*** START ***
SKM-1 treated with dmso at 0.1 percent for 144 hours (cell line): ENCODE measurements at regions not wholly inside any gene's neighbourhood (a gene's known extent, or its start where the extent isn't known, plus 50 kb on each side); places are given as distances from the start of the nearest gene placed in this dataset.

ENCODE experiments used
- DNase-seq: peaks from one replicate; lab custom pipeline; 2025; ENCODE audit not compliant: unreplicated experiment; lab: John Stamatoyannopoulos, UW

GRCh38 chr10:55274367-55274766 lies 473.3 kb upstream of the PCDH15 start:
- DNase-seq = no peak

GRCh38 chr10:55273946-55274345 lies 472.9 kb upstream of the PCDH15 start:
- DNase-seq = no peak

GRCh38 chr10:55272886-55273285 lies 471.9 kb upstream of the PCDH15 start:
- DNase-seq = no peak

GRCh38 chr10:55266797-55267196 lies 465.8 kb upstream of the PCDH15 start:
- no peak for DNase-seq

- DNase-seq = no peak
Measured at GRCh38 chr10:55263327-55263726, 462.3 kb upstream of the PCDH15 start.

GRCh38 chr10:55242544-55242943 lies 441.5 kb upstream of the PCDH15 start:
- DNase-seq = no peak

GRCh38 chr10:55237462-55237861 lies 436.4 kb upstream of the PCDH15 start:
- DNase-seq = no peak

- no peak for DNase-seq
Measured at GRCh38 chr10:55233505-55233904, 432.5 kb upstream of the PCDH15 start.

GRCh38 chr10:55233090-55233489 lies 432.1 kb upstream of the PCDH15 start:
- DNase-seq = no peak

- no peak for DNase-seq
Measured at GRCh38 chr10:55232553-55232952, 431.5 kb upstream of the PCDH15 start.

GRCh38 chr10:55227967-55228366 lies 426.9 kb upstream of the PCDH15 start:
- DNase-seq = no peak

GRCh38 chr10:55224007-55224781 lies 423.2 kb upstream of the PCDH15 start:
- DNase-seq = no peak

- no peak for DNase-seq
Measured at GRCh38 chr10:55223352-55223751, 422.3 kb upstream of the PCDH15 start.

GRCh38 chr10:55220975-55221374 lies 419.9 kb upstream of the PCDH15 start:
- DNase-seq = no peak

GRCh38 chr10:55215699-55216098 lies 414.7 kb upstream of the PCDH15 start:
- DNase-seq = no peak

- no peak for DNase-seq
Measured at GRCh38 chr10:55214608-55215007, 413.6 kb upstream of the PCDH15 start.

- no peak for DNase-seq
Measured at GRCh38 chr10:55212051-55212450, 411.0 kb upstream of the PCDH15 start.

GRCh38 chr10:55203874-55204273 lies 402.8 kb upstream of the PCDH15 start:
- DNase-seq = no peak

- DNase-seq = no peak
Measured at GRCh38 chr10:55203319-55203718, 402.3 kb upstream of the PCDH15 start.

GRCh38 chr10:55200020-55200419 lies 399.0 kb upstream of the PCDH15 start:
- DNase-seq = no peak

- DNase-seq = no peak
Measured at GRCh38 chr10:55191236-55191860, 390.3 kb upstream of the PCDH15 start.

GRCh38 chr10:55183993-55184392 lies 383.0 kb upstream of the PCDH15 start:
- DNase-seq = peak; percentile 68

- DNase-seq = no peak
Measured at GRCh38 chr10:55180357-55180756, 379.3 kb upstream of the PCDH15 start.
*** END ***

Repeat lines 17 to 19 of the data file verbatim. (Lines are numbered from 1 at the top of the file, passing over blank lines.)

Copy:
- DNase-seq = no peak

- no peak for DNase-seq
Measured at GRCh38 chr10:55233505-55233904, 432.5 kb upstream of the PCDH15 start.